Cycling and bicycle discussion forums. 
   Click here to join our community Log in to access your Control Panel  


Go Back   > >

Advocacy & Safety Cyclists should expect and demand safe accommodation on every public road, just as do all other users. Discuss your bicycle advocacy and safety concerns here.

User Tag List

Reply
 
Thread Tools Search this Thread
Old 02-28-13, 08:35 AM   #51
I-Like-To-Bike
Been Around Awhile
 
I-Like-To-Bike's Avatar
 
Join Date: Oct 2004
Location: Burlington Iowa
Bikes: Vaterland and Ragazzi
Posts: 23,699
Mentioned: 0 Post(s)
Tagged: 0 Thread(s)
Quoted: 6 Post(s)
Quote:
Originally Posted by rekmeyata View Post
Aside from that, Specialized's (I think) the entire line passes the more stringent Snell testing and is the only helmet manufacture sold in America that does except for one model in the Limar brand of helmets.
Is there any evidence that the cyclists who wear helmets that passed the more stringent Snell testing have had any better head injury results than those who wear the CPSC approved helmets w/o Snell Certification? In other words, what is the difference in real world results?

I'll leave any discussion as to the advantages of a Snell Certified helmet over no helmet in risk reduction to the helmet thread.
I-Like-To-Bike is offline   Reply With Quote
Old 02-28-13, 11:06 AM   #52
rekmeyata
Senior Member
 
rekmeyata's Avatar
 
Join Date: Sep 2010
Bikes:
Posts: 7,744
Mentioned: 1 Post(s)
Tagged: 0 Thread(s)
Quoted: 172 Post(s)
Quote:
Originally Posted by I-Like-To-Bike View Post
Is there any evidence that the cyclists who wear helmets that passed the more stringent Snell testing have had any better head injury results than those who wear the CPSC approved helmets w/o Snell Certification? In other words, what is the difference in real world results?

I'll leave any discussion as to the advantages of a Snell Certified helmet over no helmet in risk reduction to the helmet thread.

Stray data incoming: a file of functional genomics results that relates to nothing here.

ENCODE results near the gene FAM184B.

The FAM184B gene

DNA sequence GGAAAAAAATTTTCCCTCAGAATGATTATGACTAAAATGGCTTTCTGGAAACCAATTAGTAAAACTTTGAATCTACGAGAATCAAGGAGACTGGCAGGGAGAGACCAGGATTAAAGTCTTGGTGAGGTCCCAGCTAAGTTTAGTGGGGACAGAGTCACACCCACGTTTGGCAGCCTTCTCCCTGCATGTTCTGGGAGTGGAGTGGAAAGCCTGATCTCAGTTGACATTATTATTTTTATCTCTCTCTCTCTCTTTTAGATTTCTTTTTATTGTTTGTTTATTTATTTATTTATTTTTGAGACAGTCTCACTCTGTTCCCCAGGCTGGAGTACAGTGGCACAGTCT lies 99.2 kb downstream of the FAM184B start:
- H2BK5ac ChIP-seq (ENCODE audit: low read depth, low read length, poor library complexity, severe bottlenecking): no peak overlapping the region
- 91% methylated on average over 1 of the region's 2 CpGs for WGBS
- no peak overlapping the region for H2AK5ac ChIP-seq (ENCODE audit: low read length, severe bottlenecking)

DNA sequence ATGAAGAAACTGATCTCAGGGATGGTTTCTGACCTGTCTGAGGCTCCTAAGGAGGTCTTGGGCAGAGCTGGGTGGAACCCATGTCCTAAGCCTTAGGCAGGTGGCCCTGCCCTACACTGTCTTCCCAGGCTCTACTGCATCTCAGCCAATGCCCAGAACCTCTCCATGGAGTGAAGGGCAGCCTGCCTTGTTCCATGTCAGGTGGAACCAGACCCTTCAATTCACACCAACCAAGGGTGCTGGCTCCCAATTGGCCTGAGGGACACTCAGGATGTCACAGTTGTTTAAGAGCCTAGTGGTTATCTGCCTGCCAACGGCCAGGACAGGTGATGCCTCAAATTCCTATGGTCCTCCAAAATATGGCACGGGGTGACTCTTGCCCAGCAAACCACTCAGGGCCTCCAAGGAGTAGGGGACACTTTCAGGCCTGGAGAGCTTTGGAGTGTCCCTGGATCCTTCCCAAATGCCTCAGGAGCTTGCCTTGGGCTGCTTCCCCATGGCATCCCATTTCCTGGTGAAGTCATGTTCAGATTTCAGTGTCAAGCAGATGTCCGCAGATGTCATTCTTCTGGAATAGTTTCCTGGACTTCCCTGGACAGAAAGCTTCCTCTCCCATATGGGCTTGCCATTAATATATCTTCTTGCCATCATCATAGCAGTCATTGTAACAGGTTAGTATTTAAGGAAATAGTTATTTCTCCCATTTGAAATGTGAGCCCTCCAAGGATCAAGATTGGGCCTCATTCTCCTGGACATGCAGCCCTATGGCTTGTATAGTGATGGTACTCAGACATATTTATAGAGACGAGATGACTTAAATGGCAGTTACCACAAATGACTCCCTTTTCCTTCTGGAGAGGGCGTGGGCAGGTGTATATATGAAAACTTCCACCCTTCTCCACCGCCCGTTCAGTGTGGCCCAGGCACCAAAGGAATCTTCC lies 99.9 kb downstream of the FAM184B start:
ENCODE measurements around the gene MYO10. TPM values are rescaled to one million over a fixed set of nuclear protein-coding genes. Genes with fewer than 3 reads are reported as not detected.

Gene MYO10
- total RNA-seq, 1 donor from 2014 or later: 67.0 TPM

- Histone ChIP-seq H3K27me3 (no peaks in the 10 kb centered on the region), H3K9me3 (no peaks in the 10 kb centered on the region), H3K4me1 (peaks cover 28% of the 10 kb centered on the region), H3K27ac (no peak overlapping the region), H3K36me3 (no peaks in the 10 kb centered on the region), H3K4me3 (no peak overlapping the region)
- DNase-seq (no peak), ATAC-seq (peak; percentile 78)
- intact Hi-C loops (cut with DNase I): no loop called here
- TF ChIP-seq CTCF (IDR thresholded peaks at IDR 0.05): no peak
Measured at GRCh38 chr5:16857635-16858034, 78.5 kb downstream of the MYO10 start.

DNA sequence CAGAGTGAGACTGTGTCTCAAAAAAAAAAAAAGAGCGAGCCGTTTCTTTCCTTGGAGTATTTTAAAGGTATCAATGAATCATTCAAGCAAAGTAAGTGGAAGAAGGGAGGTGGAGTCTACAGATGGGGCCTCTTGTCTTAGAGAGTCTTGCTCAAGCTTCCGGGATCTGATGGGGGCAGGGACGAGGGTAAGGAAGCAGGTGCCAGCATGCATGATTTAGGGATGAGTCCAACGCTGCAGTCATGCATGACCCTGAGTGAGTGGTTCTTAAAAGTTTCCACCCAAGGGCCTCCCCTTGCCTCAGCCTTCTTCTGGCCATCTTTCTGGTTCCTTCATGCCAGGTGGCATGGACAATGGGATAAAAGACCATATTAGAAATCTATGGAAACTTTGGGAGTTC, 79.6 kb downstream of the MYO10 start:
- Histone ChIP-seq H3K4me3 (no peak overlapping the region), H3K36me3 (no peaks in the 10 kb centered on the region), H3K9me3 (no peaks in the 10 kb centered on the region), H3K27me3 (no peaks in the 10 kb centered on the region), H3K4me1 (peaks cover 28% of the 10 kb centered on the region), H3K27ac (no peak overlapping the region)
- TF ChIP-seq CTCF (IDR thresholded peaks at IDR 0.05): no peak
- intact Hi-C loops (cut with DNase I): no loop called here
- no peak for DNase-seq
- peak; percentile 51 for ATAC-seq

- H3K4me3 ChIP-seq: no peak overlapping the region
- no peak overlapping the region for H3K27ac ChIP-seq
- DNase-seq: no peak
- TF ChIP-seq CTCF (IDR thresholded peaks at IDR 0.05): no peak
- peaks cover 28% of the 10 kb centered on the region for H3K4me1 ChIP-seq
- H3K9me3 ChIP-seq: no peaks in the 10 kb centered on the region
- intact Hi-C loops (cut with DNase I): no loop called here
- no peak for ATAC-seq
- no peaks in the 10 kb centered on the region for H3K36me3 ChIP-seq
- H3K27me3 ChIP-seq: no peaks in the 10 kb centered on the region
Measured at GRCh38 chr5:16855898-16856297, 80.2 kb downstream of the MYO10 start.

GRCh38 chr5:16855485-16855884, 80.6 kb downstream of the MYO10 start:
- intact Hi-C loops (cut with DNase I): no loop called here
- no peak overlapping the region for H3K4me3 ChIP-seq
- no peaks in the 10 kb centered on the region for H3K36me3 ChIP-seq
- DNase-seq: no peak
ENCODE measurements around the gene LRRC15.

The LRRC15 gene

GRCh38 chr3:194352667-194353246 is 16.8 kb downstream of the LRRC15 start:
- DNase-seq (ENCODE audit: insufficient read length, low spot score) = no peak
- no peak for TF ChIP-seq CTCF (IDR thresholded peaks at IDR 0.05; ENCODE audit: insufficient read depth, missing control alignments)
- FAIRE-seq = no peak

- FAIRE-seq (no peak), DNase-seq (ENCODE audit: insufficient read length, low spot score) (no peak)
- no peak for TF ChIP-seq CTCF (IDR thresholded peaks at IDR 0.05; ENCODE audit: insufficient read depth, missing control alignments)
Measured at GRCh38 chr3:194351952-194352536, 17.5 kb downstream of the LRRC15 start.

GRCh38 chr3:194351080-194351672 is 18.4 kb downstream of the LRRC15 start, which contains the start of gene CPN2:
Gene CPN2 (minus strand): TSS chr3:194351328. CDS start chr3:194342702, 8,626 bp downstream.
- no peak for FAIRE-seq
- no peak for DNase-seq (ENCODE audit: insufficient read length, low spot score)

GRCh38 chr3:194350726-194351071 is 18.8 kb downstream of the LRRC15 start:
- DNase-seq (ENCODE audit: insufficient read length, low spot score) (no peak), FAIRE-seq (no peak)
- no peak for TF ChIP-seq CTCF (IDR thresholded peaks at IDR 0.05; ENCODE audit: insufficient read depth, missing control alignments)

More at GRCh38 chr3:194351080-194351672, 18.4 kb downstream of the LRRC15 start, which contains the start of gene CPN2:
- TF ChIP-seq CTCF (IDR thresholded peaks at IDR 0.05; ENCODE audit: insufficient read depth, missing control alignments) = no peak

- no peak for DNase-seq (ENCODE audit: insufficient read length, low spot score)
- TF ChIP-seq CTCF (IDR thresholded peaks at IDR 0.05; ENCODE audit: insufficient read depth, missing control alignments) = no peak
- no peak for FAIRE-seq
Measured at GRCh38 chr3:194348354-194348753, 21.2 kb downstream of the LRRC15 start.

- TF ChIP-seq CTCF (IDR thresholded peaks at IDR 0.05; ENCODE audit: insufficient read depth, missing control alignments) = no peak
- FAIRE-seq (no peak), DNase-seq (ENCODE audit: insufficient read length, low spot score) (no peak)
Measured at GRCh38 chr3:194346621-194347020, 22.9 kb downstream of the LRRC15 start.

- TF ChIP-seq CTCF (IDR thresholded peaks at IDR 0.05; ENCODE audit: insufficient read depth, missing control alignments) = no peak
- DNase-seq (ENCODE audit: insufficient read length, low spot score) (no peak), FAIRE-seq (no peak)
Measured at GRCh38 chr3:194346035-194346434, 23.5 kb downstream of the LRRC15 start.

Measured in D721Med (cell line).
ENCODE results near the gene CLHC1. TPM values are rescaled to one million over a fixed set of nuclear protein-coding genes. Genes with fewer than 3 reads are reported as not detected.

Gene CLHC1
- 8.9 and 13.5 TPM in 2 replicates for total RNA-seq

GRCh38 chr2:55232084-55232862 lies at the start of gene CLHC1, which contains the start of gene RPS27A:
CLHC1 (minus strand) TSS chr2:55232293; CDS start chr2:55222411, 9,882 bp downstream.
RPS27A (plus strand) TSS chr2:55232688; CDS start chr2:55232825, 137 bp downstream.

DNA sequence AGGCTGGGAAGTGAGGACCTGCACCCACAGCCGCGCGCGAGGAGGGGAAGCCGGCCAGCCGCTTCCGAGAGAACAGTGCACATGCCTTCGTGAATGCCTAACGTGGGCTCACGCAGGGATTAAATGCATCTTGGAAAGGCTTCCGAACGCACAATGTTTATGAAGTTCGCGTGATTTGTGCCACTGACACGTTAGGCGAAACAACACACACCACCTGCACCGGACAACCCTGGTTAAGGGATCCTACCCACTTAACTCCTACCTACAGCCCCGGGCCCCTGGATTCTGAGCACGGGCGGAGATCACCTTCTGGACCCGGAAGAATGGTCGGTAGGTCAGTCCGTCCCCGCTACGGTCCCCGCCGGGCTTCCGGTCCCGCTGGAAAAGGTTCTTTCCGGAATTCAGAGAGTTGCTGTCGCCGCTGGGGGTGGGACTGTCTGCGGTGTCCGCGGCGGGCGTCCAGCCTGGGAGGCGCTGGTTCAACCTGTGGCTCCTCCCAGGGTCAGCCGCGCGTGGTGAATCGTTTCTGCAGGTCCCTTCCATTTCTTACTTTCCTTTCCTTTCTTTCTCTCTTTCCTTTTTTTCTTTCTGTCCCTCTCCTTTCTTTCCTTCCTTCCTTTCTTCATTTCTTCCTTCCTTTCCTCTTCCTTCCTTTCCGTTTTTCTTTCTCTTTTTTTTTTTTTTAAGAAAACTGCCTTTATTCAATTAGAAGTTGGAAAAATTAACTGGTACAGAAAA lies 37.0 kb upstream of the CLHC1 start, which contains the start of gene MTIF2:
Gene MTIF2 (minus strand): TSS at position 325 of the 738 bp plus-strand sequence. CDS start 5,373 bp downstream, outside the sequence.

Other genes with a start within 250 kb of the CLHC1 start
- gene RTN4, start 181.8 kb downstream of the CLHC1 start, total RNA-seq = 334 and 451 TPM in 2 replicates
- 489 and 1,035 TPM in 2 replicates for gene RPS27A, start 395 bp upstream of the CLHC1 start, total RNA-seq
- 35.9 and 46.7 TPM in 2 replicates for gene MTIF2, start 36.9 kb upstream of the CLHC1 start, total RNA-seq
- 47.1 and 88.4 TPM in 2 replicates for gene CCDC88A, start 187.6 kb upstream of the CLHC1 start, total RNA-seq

Any evidence that it doesn't? Funny, a more stringent testing to pass more severe impacts means nothing to you.
rekmeyata is offline   Reply With Quote
Old 02-28-13, 11:22 AM   #53
unterhausen
Randomhead
 
Join Date: Aug 2008
Location: Happy Valley, Pennsylvania
Bikes:
Posts: 14,577
Mentioned: 0 Post(s)
Tagged: 0 Thread(s)
Quoted: 4 Post(s)
pretty tricky to do double blind testing on helmets. Hate to be the subject that gets the placebo helmet
unterhausen is offline   Reply With Quote
Old 02-28-13, 11:50 AM   #54
I-Like-To-Bike
Been Around Awhile
 
I-Like-To-Bike's Avatar
 
Join Date: Oct 2004
Location: Burlington Iowa
Bikes: Vaterland and Ragazzi
Posts: 23,699
Mentioned: 0 Post(s)
Tagged: 0 Thread(s)
Quoted: 6 Post(s)
Quote:
Originally Posted by rekmeyata View Post
Any evidence that it doesn't? Funny, a more stringent testing to pass more severe impacts means nothing to you.
A stringent testing procedure doesn't mean a darn thing if the test procedure is not derived or based on real world use.
If the stringent test procedures result in a "safer" helmet for the users, and it is promoted as safer, than it is the responsibility of the testers and promoters to prove why it is safer.
I-Like-To-Bike is offline   Reply With Quote
Old 02-28-13, 11:58 AM   #55
I-Like-To-Bike
Been Around Awhile
 
I-Like-To-Bike's Avatar
 
Join Date: Oct 2004
Location: Burlington Iowa
Bikes: Vaterland and Ragazzi
Posts: 23,699
Mentioned: 0 Post(s)
Tagged: 0 Thread(s)
Quoted: 6 Post(s)
Quote:
Originally Posted by unterhausen View Post
pretty tricky to do double blind testing on helmets. Hate to be the subject that gets the placebo helmet
I would think it would be in the interest of the promoters of the Snell "stringent" testing procedures to find out if the helmets actually prove out as "better" in real world accidents. More than likely they haven't bothered because;